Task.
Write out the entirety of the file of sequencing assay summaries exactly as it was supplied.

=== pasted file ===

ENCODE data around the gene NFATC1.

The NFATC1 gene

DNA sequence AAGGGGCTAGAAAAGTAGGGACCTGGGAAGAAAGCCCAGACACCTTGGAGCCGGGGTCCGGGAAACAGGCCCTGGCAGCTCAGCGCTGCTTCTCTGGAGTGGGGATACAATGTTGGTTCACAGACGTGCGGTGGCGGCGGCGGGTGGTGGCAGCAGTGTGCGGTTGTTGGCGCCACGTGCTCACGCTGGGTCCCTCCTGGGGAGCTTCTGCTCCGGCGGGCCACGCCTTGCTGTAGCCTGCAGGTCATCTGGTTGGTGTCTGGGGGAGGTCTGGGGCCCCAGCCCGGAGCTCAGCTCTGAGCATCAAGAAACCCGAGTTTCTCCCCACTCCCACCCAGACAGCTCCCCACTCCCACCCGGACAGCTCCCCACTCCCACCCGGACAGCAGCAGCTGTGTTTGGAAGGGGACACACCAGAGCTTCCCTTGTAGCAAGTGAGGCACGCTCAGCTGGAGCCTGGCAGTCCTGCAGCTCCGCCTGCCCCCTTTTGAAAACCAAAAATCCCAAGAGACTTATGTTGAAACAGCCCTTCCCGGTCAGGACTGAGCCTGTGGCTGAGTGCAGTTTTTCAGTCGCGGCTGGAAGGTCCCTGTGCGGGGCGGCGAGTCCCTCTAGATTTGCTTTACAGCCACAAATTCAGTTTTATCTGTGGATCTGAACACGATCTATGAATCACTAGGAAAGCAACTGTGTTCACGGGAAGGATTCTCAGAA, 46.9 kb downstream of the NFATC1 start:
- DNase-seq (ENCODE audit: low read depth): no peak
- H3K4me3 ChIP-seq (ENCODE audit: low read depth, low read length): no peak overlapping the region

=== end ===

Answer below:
ENCODE data around the gene NFATC1.

The NFATC1 gene

DNA sequence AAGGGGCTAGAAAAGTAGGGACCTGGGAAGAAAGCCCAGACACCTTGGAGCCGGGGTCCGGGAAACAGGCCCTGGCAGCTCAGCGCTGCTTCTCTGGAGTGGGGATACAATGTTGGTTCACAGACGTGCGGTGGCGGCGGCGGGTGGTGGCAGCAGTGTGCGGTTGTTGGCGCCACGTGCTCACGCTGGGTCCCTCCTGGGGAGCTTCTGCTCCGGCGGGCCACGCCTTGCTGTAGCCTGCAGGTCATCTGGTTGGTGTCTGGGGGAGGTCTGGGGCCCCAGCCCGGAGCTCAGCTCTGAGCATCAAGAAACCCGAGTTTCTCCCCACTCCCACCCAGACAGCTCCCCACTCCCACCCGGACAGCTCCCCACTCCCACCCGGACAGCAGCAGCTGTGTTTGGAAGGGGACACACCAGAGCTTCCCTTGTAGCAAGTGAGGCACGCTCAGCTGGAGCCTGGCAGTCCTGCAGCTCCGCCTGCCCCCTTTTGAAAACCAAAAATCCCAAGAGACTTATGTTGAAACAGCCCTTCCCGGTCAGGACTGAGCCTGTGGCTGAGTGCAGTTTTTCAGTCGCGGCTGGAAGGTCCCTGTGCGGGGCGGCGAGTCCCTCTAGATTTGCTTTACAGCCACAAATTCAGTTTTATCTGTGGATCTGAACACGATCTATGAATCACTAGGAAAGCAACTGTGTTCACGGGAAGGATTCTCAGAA, 46.9 kb downstream of the NFATC1 start:
- DNase-seq (ENCODE audit: low read depth): no peak
- H3K4me3 ChIP-seq (ENCODE audit: low read depth, low read length): no peak overlapping the region